Appeal from judgment of sentence of Court of Common Pleas of Montgomery County, July T., 1973, No. 952, in case of Commonwealth of Pennsylvania v. Joseph Ball.
Calvin S. Drayer, Jr., Assistant Public Defender, for appellant.
Stewart J. Greenleaf and J. David Bean, Assistant District Attorneys, William T. Nicholas, First Assistant District Attorney, and Milton O. Moss, District Attorney, for Commonwealth, appellee.
Watkins, P. J., Jacobs, Hoffman, Cercone, Price, Van der Voort, and Spaeth, JJ. Opinion by Hoffman, J. Watkins, P.j., and Jacobs, J., dissent.
[ 235 Pa. Super. Page 583]
Appellant contends that the revocation of his probation did not satisfy the due process safeguards required by Gagnon v. Scarpelli, 411 U.S. 778 (1973), and Morrissey v. Brewer, 408 U.S. 471 (1972). Consistent with several recent decisions of this Court, we must vacate the revocation of probation and remand for further proceedings in the court below.
Appellant pleaded guilty to several charges on January 8, 1974, and was sentenced to four years' probation on a burglary charge, two years' probation on a larceny charge, and two years' probation on a charge of receiving stolen property, all three sentences to run concurrently. During the terms of his probation, however, appellant was arrested on two occasions: on June 17, 1974, for burglary, larceny, receiving stolen property, and conspiracy, and on June 19, 1974, for criminal attempt and conspiracy. It appears that appellant was afforded a preliminary hearing on these charges, but had not been brought to trial prior to the dates of the probation revocation hearing. The probation revocation hearing was commenced on August 23, 1974. Appellant's probation officer testified, but because the arresting officer was unavailable, the lower court continued the hearing until September 3, 1974. At the close of testimony, the court revoked appellant's probation and imposed a sentence of two to four years' imprisonment.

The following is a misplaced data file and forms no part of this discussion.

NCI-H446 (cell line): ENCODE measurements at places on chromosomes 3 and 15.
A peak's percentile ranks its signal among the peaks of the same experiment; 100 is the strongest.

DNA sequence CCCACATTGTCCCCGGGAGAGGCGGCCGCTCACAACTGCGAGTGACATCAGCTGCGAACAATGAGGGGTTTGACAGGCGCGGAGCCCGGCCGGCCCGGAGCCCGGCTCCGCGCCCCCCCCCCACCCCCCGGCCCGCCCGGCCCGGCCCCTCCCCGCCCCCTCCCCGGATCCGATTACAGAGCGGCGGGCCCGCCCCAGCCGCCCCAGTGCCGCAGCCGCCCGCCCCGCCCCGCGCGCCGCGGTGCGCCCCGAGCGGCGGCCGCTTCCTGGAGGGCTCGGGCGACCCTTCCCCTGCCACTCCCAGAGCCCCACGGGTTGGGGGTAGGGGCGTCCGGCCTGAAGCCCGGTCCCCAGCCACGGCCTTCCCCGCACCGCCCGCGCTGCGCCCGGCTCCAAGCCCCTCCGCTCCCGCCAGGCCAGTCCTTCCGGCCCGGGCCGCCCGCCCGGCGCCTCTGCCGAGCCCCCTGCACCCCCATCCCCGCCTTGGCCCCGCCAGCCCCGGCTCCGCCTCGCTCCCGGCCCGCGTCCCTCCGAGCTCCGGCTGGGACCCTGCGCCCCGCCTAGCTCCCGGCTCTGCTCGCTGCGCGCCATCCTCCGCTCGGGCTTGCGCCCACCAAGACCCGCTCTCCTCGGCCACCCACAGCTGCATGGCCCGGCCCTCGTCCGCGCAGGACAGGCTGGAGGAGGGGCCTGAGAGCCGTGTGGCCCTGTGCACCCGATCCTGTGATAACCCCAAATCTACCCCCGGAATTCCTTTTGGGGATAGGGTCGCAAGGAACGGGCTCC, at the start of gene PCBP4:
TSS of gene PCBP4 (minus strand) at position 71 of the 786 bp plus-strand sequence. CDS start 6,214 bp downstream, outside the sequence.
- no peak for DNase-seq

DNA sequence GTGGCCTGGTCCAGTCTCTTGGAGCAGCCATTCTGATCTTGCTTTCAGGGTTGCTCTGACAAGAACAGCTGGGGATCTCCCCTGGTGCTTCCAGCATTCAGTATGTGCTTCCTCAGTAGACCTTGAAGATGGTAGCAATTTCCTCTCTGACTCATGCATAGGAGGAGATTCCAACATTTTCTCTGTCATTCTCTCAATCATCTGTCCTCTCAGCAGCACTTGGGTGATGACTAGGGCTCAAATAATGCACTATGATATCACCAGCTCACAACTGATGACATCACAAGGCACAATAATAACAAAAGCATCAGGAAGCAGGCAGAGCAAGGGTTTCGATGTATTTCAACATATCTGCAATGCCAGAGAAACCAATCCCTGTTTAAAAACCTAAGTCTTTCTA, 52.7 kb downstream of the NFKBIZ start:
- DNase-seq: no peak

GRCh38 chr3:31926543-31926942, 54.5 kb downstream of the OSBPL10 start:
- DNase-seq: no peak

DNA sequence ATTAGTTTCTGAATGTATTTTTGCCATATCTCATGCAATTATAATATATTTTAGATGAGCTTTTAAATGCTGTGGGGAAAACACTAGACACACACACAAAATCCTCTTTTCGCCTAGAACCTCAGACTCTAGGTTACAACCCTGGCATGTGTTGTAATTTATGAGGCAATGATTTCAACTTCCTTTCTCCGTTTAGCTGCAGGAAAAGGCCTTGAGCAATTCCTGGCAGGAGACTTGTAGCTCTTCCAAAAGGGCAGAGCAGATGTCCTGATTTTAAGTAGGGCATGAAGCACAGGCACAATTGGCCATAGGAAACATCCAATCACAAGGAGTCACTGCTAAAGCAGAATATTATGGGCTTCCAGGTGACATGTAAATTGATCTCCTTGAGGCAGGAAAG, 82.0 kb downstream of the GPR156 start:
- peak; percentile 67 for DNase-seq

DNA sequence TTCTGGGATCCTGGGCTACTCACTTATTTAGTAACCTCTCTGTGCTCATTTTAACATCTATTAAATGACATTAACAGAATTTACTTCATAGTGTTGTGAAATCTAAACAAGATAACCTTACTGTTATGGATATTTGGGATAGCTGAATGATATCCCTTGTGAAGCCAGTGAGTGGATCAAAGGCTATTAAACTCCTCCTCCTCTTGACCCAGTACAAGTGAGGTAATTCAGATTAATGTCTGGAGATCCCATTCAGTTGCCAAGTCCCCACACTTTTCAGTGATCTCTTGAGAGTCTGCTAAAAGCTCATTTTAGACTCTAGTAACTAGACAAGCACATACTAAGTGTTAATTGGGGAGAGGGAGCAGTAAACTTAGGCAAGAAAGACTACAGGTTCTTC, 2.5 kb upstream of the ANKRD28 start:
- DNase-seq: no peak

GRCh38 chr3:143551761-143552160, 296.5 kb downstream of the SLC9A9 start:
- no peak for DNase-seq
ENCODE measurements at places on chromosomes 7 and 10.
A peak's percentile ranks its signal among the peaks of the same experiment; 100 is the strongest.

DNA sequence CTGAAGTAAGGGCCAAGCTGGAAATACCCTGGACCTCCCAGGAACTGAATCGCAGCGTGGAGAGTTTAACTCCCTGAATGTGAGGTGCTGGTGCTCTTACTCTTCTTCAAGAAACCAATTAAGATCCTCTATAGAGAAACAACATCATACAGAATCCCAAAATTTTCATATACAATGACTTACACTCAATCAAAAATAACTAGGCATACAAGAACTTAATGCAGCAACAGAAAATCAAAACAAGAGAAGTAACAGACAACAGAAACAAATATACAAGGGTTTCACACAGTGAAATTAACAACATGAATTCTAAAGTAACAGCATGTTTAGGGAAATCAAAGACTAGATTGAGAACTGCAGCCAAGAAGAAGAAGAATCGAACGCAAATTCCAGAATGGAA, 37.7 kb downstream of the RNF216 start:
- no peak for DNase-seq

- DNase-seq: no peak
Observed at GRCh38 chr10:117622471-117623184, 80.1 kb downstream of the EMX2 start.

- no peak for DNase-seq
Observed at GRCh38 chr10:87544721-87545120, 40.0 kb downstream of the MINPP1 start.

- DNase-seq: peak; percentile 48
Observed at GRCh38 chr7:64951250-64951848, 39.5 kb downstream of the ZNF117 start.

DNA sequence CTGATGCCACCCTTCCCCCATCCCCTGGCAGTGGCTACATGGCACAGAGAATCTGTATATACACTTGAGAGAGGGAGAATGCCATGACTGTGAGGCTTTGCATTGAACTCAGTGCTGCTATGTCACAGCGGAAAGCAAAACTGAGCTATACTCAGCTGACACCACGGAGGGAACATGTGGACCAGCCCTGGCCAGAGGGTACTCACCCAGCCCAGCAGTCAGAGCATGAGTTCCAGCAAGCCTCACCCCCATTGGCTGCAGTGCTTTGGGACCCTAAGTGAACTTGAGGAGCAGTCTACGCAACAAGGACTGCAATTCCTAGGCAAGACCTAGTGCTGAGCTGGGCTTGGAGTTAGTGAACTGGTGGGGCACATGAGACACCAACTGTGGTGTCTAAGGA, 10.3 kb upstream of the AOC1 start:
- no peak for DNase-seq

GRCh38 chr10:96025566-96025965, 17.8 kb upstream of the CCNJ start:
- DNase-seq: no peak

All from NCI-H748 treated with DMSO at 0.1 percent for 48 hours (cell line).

In Gagnon v. Scarpelli, supra, the United States Supreme Court held that a two-step procedure was required before probation is constitutionally revoked: "[A] parolee is entitled to two hearings, one a preliminary hearing at the time of his arrest and detention to determine whether there is probable cause to believe that he has committed a violation of his parole and the other a somewhat more comprehensive hearing prior to the making of a final revocation decision." 411 U.S. at 781-782. See also Commonwealth v. Henderson, 234 Pa. Superior Ct. 498,
[ 235 Pa. Super. Page 584340]
A.2d 483 (1975); Commonwealth v. Davis, 234 Pa. Superior Ct. 31, 336 A.2d 616 (1975); Commonwealth v. Alexander, 232 Pa. Superior Ct. 57, 331 A.2d 836 (1974). The preliminary or Gagnon I hearing is designed to determine whether there is probable cause to believe that the probationer has violated the terms of his probation. The actual revocation, or Gagnon II hearing is more complete, and consequently affords the probationer additional due process safeguards, including inter alia, "the right to confront and cross-examine adverse witnesses (unless the hearing officer specifically finds good cause for not allowing confrontation) . . ." Gagnon v. Scarpelli, supra, at 786; Morrissey v. Brewer, supra, at 489.
It is constitutionally permissible to hold the probation revocation hearing after the arrest, but prior to the trial, on the charge which is the probation violation. Commonwealth v. Kates, 452 Pa. 102, 305 A.2d 701 (1973). In such a situation, a probationer must be afforded two hearings, unless he has received a preliminary hearing in the Court of Common Pleas. We held in Commonwealth v. Davis, supra, that the purpose of the Gagnon I hearing is served by a conviction in Municipal Court or Common Pleas, or by a preliminary hearing in the Court of Common Pleas. Thus, there was no necessity to hold a Gagnon I hearing in the instant case, because appellant did receive a preliminary hearing. The narrow issue presented, therefore, is whether the one revocation hearing appellant did receive was sufficient to constitute a Gagnon II hearing.
The arresting officer testified, over appellant's objection, regarding the two arrests which were alleged to be the probation violations. This can amount to a Gagnon I hearing because it provided probable cause to believe that a violation had been committed. It cannot, however, constitute a Gagnon II hearing ...